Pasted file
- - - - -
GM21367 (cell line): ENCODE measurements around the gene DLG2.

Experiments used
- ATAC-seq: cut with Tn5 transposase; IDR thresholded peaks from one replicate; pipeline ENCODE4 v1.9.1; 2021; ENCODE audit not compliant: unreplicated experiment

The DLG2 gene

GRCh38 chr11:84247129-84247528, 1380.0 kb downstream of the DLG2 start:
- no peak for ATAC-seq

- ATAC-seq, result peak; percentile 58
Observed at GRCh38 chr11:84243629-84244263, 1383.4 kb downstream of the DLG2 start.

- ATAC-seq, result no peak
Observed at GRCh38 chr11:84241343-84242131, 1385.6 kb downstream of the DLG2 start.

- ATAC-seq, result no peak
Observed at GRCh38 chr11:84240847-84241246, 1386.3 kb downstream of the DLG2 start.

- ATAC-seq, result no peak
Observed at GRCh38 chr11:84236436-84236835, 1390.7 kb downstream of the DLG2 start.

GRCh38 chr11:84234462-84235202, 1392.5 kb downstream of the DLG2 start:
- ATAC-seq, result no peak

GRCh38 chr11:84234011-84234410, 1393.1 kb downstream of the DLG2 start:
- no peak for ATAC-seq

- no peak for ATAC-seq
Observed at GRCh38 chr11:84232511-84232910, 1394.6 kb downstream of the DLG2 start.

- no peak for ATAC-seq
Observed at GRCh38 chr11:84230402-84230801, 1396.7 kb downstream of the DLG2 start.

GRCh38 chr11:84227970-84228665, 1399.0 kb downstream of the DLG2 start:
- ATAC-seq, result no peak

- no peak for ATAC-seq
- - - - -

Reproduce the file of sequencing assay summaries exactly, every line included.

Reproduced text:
GM21367 (cell line): ENCODE measurements around the gene DLG2.

Experiments used
- ATAC-seq: cut with Tn5 transposase; IDR thresholded peaks from one replicate; pipeline ENCODE4 v1.9.1; 2021; ENCODE audit not compliant: unreplicated experiment

The DLG2 gene

GRCh38 chr11:84247129-84247528, 1380.0 kb downstream of the DLG2 start:
- no peak for ATAC-seq

- ATAC-seq, result peak; percentile 58
Observed at GRCh38 chr11:84243629-84244263, 1383.4 kb downstream of the DLG2 start.

- ATAC-seq, result no peak
Observed at GRCh38 chr11:84241343-84242131, 1385.6 kb downstream of the DLG2 start.

- ATAC-seq, result no peak
Observed at GRCh38 chr11:84240847-84241246, 1386.3 kb downstream of the DLG2 start.

- ATAC-seq, result no peak
Observed at GRCh38 chr11:84236436-84236835, 1390.7 kb downstream of the DLG2 start.

GRCh38 chr11:84234462-84235202, 1392.5 kb downstream of the DLG2 start:
- ATAC-seq, result no peak

GRCh38 chr11:84234011-84234410, 1393.1 kb downstream of the DLG2 start:
- no peak for ATAC-seq

- no peak for ATAC-seq
Observed at GRCh38 chr11:84232511-84232910, 1394.6 kb downstream of the DLG2 start.

- no peak for ATAC-seq
Observed at GRCh38 chr11:84230402-84230801, 1396.7 kb downstream of the DLG2 start.

GRCh38 chr11:84227970-84228665, 1399.0 kb downstream of the DLG2 start:
- ATAC-seq, result no peak

- no peak for ATAC-seq